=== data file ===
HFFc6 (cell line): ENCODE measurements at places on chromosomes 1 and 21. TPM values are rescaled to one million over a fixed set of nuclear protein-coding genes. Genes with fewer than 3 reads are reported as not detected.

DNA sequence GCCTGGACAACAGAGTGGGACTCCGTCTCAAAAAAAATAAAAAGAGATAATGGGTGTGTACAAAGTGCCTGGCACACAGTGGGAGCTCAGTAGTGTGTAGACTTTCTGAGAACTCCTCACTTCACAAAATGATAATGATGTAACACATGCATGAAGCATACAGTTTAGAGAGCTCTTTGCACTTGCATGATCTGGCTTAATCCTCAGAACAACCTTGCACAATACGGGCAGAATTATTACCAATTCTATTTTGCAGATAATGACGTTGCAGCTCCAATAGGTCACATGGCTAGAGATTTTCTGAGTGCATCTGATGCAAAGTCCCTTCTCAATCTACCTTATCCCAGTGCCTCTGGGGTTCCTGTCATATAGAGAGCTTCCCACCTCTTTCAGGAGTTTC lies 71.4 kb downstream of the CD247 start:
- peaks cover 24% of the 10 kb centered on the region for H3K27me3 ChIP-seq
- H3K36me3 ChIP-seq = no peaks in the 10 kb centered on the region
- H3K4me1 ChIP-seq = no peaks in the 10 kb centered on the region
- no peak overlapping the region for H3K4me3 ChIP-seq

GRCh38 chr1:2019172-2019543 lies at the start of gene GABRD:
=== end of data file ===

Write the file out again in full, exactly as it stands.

HFFc6 (cell line): ENCODE measurements at places on chromosomes 1 and 21. TPM values are rescaled to one million over a fixed set of nuclear protein-coding genes. Genes with fewer than 3 reads are reported as not detected.

DNA sequence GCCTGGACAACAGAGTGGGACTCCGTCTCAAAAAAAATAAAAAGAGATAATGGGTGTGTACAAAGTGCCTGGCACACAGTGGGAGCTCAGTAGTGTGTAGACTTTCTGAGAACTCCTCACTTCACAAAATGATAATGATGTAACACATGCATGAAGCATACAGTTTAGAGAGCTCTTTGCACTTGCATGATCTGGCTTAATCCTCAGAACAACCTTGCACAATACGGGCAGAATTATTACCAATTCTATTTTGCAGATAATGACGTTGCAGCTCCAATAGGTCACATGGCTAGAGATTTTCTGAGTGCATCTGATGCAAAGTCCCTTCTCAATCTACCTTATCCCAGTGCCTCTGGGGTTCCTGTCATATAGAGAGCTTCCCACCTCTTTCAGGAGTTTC lies 71.4 kb downstream of the CD247 start:
- peaks cover 24% of the 10 kb centered on the region for H3K27me3 ChIP-seq
- H3K36me3 ChIP-seq = no peaks in the 10 kb centered on the region
- H3K4me1 ChIP-seq = no peaks in the 10 kb centered on the region
- no peak overlapping the region for H3K4me3 ChIP-seq

GRCh38 chr1:2019172-2019543 lies at the start of gene GABRD: